Released: 1999

I don't just enjoy going back to RollerCoaster Tycoon. I love going back to RollerCoaster Tycoon. There's something about thousands of little brown haired guys, jumping with their fists in the air as they exit a ride I built. It's a great feeling, after spending a good half an hour meticulously planning out the twists and turns of my roller coaster. An exciting ride is what pays the bills in RollerCoaster Tycoon, a game developed by one man: Chris Sawyer. For those of you who have never played it, it's a theme park simulation game, much like Bullfrog's Theme Park. With a slightly bigger emphasis on roller coasters, your continued goal is to increase the profits and visitors of your park by building rides and attractions. Sounds simple, right? Maybe not...

PhotobucketAs your theme park expands, so do the amount of problems you encounter. Rides can break down, money can get limited and, worst of all, people will be sick. People will be sick a lot. No matter how many handymen you employ to roam the paths of your park, you will always have problems with vomit. That said, as a game that is coming up on 14 years old, it is still a very fun simulation game.

What I loved the most about RollerCoaster Tycoon is that you can design and build the roller coasters of your dreams. Using the editor in game you can build almost any coaster you can think of. Over shops or underground, the editor is actually quite a powerful tool and can make or break the expansion decisions of your park. The down side to this is that roller coaster design is complicated, and requires a lot of trial and error. I hesitate to call it a physics system, but the game has it's own special way of making sure the coaster trains handle as realistically as possible, and grades your coasters excitement level accordingly. More exciting rides obviously attract more guests and it can take a significant time investment to learn how to make each coaster exciting. That said, you don't have to build your own coasters. There are tons of pre-built roller coasters that can be used as well as shops, gentle rides, thrill rides and water rides.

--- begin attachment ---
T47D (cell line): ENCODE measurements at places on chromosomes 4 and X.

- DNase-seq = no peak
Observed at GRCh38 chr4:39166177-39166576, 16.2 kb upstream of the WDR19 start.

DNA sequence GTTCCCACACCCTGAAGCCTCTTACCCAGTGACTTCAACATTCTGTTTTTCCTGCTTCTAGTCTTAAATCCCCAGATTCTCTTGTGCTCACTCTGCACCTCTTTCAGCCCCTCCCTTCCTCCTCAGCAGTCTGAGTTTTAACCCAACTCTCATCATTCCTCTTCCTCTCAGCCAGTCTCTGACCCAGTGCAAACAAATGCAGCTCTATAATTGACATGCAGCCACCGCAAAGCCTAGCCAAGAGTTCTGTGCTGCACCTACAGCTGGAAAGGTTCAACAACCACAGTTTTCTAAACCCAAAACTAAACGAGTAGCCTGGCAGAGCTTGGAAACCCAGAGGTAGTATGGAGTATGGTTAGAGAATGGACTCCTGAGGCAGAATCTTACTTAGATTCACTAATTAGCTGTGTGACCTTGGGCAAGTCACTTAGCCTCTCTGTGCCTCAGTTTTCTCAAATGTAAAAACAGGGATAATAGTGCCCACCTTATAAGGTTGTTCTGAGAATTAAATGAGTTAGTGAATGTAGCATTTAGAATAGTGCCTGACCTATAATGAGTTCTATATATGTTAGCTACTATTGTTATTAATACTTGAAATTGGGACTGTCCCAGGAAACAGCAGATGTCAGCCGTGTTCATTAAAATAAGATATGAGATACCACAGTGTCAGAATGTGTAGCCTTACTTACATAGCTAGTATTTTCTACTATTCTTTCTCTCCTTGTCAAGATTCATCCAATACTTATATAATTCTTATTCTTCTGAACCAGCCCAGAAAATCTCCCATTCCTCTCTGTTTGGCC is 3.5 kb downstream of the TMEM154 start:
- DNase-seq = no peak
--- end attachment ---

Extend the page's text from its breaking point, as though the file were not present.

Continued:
PhotobucketRollerCoaster Tycoon is an accessible retro PC game with a very easy to use User Interface. The isometric view and cartoon like graphics have aged well, and in keeping with the theme park nature of the game, it features vibrant rides and scenery. The simulation part of the game is also very easy to pick up, even without the short tutorial. You put some paths down, build some rides, put in shops, benches and bins. Ride pricing is determined by excitement level, and there are a few finance options for loans and marketing. What's nice is that RollerCoaster Tycoon never really feels complicated. There is nothing that actively tries to trip you, only perhaps the strange artificial time limits. And vomit. Yep, get those handymen on that.

So the big question, is RollerCoaster Tycoon a retro game worth playing today? Yes. Like many simulation games that came before and after, simplicity is what holds the game together. Before you know it, the minutes turn to hours, and the hours into long gameplay sessions. Like those moments in SimCity, where you kick back and just watch your city at work, hearing the terrified screams of guests flying around the park never fails to put a smile on my face.

You can pick up RollerCoaster Tycoon at GOG.com